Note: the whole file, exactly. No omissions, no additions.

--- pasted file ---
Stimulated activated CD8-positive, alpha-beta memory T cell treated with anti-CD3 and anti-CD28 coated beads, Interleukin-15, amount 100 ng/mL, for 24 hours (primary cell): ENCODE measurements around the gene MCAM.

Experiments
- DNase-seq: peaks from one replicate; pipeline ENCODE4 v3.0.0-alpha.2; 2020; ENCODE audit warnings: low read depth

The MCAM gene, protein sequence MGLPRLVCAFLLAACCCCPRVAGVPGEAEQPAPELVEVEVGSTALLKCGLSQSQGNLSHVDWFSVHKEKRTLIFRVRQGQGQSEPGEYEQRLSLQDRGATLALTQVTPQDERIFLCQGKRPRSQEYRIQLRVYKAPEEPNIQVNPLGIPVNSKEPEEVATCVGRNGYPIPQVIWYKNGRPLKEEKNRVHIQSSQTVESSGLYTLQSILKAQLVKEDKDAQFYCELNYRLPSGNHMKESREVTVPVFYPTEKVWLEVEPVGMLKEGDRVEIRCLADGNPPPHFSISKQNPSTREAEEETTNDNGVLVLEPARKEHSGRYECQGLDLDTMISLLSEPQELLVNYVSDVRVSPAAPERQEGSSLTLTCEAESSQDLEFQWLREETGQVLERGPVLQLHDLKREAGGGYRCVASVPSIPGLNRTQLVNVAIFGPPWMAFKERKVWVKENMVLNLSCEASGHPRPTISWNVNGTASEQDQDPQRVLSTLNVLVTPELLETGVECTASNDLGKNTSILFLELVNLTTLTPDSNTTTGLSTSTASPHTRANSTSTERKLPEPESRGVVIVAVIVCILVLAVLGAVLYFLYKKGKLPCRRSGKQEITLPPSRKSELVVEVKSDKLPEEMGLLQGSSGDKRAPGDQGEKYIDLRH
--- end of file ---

Stimulated activated CD8-positive, alpha-beta memory T cell treated with anti-CD3 and anti-CD28 coated beads, Interleukin-15, amount 100 ng/mL, for 24 hours (primary cell): ENCODE measurements around the gene MCAM.

Experiments
- DNase-seq: peaks from one replicate; pipeline ENCODE4 v3.0.0-alpha.2; 2020; ENCODE audit warnings: low read depth

The MCAM gene, protein sequence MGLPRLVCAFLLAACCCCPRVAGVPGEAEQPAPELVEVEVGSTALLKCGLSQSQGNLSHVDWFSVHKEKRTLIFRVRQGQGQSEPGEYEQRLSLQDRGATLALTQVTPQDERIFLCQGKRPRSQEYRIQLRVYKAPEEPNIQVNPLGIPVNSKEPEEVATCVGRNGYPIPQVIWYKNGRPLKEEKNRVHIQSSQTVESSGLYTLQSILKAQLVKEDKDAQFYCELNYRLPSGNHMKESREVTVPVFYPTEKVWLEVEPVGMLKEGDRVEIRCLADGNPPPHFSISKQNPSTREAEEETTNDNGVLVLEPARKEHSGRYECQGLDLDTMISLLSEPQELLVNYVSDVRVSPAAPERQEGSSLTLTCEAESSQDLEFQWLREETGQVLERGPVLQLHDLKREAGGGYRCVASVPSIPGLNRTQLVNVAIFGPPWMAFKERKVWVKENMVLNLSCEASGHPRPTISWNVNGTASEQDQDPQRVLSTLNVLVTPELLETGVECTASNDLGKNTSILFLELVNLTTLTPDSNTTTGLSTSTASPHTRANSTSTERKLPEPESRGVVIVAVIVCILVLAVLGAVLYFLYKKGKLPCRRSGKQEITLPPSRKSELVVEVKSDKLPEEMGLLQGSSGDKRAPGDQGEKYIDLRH